The opportunity is not in being momentarily popular with the anonymous masses, it is in being missed when you are gone, in doing work that matters to the tribe you choose.

Bessie Head may not be as popular as other bestsellers, but she touched many lives with her book Maru.

At TOMS, with every purchase you make TOMS will help one person in need, this is doing work that matters.

Gift of the Givers are at the forefront of delivering food and aid to crisis hit areas, they risk their lives to save lives.

My friend Sy Phala does a lot of work through his foundation to help girls and kids in rural areas with books, sanitary towels for girls etc. He does it because it is his cause, not because he seeks applause.

Applause is not the idea, connection is.

Anyone who cares and acts on it is performing a work of art.

Work for that cause, even when no one is looking, even when no one is going to give you an award for it. It is not about taking pictures and doing social media, it about doing it because it matters.

You are doing it for a cause, for a belief, not for an award.

Don’t allow your work, your art to be at the mercy of awards and applause. Your work is more important than that.

Best among people are those who benefit mankind.

People who shine from within don’t need the spotlight.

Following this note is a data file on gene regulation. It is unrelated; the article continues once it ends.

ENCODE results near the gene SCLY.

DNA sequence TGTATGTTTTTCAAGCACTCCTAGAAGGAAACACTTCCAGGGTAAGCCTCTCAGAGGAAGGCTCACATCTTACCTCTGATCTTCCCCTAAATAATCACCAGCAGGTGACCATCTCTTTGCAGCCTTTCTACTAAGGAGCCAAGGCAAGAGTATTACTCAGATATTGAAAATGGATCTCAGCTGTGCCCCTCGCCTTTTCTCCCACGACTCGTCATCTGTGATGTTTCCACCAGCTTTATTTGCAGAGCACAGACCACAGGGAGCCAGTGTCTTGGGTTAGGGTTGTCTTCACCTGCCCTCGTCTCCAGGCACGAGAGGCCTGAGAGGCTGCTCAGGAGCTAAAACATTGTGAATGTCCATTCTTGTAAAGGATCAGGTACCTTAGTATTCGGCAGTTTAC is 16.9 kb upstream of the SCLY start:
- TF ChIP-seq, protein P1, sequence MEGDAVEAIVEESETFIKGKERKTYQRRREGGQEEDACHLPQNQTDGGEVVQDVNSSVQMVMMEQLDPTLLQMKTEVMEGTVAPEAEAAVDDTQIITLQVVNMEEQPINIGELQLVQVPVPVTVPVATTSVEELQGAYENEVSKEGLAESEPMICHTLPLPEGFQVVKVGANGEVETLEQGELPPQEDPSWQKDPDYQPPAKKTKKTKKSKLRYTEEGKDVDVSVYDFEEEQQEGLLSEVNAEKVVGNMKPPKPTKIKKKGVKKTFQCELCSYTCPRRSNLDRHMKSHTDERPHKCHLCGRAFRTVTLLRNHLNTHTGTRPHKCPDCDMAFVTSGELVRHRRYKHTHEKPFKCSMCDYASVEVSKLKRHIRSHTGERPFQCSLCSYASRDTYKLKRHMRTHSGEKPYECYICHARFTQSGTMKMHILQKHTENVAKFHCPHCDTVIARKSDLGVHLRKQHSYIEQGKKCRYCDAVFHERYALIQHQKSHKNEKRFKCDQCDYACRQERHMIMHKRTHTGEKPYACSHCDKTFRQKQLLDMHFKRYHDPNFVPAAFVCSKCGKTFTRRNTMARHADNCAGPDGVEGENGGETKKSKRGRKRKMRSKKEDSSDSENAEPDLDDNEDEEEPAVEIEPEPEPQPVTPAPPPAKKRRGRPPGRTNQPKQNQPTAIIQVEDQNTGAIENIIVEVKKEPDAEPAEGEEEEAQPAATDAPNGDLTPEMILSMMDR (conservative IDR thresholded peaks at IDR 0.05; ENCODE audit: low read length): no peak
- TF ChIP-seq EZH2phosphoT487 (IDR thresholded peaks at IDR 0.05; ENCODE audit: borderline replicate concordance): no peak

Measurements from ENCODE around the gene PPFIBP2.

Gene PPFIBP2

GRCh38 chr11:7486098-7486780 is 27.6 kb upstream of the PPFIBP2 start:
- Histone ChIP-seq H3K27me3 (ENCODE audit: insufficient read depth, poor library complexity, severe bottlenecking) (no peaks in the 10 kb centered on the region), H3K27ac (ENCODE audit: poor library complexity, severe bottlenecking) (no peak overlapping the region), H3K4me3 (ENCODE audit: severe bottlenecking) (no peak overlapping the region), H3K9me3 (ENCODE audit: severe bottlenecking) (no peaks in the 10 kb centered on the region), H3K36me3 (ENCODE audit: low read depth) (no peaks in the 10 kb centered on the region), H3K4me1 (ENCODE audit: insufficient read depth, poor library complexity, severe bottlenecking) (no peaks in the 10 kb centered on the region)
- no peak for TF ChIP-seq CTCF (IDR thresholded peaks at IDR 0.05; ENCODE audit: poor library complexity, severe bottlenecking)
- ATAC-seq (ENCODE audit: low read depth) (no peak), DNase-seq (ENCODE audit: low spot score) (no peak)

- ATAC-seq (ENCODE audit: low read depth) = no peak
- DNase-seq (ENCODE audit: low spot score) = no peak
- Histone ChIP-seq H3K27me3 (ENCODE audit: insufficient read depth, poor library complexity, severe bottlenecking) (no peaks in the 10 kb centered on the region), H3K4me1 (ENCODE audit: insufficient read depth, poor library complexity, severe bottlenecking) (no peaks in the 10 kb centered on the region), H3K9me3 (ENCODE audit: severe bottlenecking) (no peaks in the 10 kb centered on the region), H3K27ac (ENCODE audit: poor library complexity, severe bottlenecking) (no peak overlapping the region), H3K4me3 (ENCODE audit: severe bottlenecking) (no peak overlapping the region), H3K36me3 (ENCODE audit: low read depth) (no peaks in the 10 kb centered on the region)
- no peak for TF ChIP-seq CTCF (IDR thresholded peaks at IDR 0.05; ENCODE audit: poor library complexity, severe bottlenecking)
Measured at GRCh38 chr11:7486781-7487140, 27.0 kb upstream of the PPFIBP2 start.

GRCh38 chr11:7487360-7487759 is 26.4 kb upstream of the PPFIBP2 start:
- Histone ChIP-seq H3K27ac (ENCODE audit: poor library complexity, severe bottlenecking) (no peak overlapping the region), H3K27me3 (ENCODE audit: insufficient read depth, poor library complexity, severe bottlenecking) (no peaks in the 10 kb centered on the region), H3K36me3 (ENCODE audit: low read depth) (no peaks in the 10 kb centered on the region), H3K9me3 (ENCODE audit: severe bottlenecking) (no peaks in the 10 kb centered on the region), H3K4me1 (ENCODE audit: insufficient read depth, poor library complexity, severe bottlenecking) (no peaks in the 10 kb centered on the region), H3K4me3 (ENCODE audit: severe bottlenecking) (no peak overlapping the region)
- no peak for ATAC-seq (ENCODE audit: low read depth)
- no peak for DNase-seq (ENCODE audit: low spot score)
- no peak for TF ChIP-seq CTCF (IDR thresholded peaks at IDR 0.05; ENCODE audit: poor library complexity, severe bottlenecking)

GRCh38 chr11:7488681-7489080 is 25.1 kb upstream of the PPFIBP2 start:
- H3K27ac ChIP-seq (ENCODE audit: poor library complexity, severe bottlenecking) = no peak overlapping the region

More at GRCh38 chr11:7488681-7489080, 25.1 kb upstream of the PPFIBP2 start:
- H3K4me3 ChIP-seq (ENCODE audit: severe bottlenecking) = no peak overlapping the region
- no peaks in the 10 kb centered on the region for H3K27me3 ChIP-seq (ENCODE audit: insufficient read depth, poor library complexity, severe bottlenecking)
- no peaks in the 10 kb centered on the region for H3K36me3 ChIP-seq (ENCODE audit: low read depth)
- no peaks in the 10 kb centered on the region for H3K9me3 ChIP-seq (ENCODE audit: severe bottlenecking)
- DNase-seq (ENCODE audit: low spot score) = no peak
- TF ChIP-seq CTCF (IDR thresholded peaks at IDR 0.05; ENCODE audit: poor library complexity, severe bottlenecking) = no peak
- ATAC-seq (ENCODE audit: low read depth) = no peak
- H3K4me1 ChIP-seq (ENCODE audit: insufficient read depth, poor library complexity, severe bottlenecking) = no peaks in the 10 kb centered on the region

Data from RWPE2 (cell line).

The Starter

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For each person who cares enough to make something, who is bold enough to deliver it, who is generous enough to say, “here, I made this, what do you think…?”

There is one person who say, “Why are you doing it this way?” or

Thee are two people who say, “Why are you inviting them instead of us?”

There are ten people who say, “I could have done it better.”

A hundred people who say, “Who are you to do this?”

A thousand people who say, “I was just about to do that,”

and ten thousand people who don’t care at all.

And all of that is okay, because the person we need, the one we cherish, the one we would miss, is the first person, the starter, the initiator, the one who cares.

Thanks for starting and delivering your work, your art.